damaged the linkage for the variable guide vanes, and actually
yielded the casing due to transient thermal stress. It was argued that
by having skewed roots, adding to steady-state stress, the
endurance strength was compromised.
The user and their consultant were insisting on using high mean
stress due to the skewed roots as a limiting factor using a modified
Goodman or Soderberg diagram. It was argued then and is often
exemplified such as by Wang, et al. (2000), that ductile alloys do
not always require extreme conservatism. This statement applies to
defect-free specimens, unlike the problems with small initial
cracks or defects. In addition, there was actual test data for the AISI
403 material showing that actual fatigue limits were higher than the
modified Goodman values. The stress concentration was partly due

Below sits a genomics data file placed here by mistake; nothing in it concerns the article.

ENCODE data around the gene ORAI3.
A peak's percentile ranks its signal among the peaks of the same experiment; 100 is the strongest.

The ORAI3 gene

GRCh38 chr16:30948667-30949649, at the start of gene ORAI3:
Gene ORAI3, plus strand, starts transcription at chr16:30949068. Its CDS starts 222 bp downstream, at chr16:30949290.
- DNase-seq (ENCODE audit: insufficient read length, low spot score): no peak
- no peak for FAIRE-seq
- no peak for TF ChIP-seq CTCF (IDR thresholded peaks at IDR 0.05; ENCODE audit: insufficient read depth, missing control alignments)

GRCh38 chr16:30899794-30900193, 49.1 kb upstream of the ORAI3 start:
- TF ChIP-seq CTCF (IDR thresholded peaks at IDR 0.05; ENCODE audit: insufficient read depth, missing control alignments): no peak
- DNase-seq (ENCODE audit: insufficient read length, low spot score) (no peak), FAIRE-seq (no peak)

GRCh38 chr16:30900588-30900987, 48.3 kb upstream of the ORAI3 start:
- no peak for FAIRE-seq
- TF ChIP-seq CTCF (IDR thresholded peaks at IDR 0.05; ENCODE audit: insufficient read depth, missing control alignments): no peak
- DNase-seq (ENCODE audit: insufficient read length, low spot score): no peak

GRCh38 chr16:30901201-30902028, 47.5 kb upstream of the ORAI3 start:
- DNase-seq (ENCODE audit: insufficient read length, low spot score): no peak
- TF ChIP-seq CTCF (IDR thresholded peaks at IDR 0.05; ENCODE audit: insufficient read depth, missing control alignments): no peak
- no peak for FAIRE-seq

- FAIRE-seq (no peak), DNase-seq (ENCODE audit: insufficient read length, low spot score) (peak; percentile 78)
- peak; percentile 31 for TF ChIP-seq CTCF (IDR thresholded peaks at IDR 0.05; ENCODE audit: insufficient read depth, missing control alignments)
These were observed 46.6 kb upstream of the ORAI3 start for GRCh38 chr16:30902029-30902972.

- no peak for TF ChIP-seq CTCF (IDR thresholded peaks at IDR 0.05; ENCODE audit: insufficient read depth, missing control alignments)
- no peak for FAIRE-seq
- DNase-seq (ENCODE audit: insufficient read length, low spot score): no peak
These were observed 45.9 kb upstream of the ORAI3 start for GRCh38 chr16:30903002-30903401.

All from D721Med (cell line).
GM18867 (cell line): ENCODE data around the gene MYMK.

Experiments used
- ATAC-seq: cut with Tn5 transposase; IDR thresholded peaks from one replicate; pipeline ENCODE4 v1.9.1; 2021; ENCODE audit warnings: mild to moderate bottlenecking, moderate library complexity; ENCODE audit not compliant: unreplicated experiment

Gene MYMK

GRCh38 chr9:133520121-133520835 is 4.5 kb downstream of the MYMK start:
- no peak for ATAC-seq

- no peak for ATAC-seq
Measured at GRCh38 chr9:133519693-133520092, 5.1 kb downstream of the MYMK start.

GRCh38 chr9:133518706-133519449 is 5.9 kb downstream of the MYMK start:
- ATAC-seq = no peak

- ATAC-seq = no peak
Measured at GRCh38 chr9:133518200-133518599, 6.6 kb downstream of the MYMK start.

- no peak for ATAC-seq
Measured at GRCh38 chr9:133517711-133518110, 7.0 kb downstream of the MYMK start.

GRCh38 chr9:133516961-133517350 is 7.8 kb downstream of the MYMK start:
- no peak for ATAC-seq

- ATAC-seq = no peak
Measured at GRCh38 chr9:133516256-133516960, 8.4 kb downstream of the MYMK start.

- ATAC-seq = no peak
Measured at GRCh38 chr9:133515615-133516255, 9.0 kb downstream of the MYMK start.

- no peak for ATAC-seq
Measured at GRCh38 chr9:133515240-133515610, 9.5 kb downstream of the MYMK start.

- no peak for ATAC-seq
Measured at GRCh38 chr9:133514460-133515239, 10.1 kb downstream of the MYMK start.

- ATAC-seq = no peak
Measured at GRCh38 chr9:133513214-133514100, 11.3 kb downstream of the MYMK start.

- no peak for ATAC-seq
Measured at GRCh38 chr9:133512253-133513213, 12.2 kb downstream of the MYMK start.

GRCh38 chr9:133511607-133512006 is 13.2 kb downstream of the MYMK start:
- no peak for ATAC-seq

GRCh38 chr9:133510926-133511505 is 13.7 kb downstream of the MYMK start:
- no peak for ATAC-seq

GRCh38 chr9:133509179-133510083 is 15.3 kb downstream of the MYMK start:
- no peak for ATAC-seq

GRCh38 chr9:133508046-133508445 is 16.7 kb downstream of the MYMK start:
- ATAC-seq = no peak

to geometry and partly due to loading effects, with only the latter
required to be applied to the mean stress. It was concluded that the
blades would have still failed with the redesigned blades if
excessive surging had continued. In addition, the blades would not
have failed without excessive surging as shown by similar compressors with higher relative loads and identical resonant points,
but were not changed and have exceeded many years of operation.
The field operations group refused to actually surge the compressor during final tests with strain gauges; but data verified that there
was not rotating stall or damaging acoustic pressure pulsation frequencies up to the surge control point. In addition it was verified